but had no trouble getting in and out of the tub.
Id. Plaintiff did not drive a car because he had
difficulty sitting for an extended period of time (Tr. 57)
and no longer had a valid driver's license (Tr. 48).
testified he had pain in his lower back, front of his leg,
thighs, calves, and foot. (Tr. 50). Plaintiff stated he
underwent back surgery in 2009. (Tr. 53). The pain interfered
with his sleep, for which he reported using a CPAP machine.
(Tr. 52). Plaintiff stated he could stand, but was unable to
walk for long periods of time, estimating he could walk for
five or ten minutes at a time. (Tr. 50-51). He also
experienced pain when sitting in a chair and estimated he
spent seven hours a day in a recliner. (Tr. 51). Plaintiff
stated he had been using a doctor-prescribed cane for a year
and a half due to weakness in his legs. (Tr. 51-52). He
testified his left hand was “just real numb and dead to
[him].” (Tr. 54). Plaintiff stated he lacked strength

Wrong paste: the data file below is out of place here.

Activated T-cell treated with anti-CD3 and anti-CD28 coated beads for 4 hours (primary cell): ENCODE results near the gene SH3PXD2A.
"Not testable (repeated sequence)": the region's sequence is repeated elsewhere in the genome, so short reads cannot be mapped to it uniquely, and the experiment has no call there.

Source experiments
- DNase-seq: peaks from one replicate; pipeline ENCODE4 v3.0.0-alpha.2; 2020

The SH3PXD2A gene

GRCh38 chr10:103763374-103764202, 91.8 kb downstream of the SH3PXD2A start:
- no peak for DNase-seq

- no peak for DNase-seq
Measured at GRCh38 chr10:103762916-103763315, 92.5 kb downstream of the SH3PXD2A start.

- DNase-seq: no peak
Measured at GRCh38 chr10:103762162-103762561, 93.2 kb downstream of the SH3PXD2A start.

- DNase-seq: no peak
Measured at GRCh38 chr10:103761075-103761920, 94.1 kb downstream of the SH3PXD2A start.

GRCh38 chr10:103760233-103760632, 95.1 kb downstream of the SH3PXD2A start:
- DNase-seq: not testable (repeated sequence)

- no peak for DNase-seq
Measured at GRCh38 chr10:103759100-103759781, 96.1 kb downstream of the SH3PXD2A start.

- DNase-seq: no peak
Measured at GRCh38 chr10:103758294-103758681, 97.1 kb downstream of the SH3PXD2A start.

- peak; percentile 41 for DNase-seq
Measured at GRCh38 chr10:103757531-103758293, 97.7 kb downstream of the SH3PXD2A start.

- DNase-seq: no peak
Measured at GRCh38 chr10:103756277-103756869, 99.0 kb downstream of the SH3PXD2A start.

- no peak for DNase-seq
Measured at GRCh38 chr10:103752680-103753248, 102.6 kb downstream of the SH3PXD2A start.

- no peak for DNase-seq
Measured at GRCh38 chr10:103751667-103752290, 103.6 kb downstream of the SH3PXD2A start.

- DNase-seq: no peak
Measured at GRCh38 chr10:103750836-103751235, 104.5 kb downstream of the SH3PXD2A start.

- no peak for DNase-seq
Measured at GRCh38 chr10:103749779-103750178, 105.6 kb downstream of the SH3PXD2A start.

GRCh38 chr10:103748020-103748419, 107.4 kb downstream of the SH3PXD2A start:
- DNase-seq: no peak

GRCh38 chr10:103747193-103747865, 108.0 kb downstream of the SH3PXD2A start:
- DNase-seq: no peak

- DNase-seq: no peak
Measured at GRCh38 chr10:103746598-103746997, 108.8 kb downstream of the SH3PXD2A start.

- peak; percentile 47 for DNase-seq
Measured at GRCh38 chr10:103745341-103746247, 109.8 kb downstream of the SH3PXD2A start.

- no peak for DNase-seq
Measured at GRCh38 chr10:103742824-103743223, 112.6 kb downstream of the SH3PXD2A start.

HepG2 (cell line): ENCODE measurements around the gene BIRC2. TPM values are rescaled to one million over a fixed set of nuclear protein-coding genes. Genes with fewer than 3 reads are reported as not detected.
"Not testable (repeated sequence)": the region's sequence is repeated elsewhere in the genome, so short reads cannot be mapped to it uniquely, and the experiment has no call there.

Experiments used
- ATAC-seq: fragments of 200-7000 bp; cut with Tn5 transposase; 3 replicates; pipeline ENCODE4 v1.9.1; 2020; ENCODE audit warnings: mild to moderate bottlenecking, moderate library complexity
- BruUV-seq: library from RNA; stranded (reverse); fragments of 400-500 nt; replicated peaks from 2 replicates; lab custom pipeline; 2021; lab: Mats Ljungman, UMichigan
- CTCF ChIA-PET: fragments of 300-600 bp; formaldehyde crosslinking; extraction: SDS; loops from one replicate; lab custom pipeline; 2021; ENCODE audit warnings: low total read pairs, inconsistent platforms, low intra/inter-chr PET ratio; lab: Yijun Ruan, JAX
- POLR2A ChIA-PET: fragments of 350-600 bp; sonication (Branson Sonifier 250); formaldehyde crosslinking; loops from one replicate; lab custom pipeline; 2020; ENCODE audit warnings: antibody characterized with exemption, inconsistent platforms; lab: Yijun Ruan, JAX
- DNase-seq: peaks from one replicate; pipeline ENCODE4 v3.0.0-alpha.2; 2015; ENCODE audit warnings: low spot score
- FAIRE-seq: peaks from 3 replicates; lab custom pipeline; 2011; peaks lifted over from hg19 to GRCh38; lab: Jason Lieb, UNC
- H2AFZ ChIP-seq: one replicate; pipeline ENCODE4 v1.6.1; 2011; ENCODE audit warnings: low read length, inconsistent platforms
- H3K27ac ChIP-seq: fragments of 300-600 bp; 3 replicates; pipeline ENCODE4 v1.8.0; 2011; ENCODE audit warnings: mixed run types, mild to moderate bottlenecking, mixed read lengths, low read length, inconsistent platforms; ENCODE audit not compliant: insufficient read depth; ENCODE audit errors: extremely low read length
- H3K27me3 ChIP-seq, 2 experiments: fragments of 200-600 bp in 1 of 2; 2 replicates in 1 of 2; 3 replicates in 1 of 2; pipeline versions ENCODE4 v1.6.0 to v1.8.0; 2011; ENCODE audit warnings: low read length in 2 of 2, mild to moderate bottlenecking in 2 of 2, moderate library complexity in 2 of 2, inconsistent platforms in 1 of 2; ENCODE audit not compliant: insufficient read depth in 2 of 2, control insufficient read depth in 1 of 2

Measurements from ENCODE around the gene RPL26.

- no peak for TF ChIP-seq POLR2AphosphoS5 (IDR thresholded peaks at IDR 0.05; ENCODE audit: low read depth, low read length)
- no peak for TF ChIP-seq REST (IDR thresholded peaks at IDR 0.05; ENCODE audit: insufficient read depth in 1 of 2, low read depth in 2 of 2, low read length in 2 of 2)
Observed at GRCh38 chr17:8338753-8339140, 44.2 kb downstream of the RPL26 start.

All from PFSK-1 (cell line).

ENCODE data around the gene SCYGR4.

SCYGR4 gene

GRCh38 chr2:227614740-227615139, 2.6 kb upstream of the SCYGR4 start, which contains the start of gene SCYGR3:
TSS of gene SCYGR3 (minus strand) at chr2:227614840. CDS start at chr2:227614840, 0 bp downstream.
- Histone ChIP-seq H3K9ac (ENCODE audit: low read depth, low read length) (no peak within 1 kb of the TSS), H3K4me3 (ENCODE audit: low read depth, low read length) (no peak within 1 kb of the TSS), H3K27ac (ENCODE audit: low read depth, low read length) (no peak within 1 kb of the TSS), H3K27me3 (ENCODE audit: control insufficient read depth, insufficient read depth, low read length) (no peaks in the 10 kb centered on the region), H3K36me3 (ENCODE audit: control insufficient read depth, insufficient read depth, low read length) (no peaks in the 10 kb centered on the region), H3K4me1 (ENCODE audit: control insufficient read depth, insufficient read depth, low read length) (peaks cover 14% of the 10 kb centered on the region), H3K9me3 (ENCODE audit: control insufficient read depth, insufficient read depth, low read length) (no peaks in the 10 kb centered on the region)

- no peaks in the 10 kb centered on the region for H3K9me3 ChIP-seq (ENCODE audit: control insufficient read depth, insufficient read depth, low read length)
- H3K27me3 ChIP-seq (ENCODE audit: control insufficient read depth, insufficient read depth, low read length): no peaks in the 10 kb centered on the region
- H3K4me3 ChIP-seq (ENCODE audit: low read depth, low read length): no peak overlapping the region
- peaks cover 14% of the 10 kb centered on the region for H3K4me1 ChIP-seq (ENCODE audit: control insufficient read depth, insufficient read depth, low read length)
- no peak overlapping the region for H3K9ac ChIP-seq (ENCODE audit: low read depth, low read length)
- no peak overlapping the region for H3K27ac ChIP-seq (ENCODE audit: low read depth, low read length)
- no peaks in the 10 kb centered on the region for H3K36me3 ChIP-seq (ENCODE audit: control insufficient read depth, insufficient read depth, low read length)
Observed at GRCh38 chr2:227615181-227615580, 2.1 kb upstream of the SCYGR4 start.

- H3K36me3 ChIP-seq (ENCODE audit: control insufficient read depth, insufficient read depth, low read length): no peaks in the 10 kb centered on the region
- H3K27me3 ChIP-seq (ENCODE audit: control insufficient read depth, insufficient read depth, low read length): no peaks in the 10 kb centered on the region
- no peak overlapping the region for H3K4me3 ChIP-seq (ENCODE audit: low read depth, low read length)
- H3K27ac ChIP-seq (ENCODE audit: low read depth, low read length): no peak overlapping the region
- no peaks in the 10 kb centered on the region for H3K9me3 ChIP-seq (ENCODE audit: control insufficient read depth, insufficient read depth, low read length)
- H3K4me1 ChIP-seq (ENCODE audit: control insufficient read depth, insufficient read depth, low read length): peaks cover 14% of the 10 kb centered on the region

in his left hand “[o]ff and on” for two or three
years. Id. He testified he stopped attending school
in 2011 due to back pain, and last worked in
2010. (Tr. 56).
presented a series of hypothetical scenarios to the VE. The
first hypothetical scenario consisted of an individual of the
same age, education, and work experience as Plaintiff with
the following limitations: lift, carry, push, and pull twenty
pounds occasionally and ten pounds frequently; sit, stand, or
walk for six hours in an eight-hour workday; cannot climb
ladders, ropes, or scaffolds; occasionally climb ramps and
stairs; occasionally stoop, kneel, and crawl; frequently
handle and finger with the non-dominant left upper extremity;
must avoid workplace hazards such as unprotected heights or
exposure to dangerous, moving machinery; limited to simple,
routine tasks that do not involve arbitration, negotiation,
or confrontation; cannot direct the work of others or be
responsible for the safety or welfare of others; cannot
perform work that requires strict production quotas; cannot
perform piece rate work or assembly line work; and limited to
occasional interaction with others. (Tr. 59-60). The VE
stated the individual would be able to perform jobs in the
regional and national economy, such as cleaner/housekeeper,
mail clerk, and marker. (Tr. 60-61).
second hypothetical scenario, the individual had the same
limitations as in the first hypothetical, except that he was
further restricted to lift, carry, push, and pull ten pounds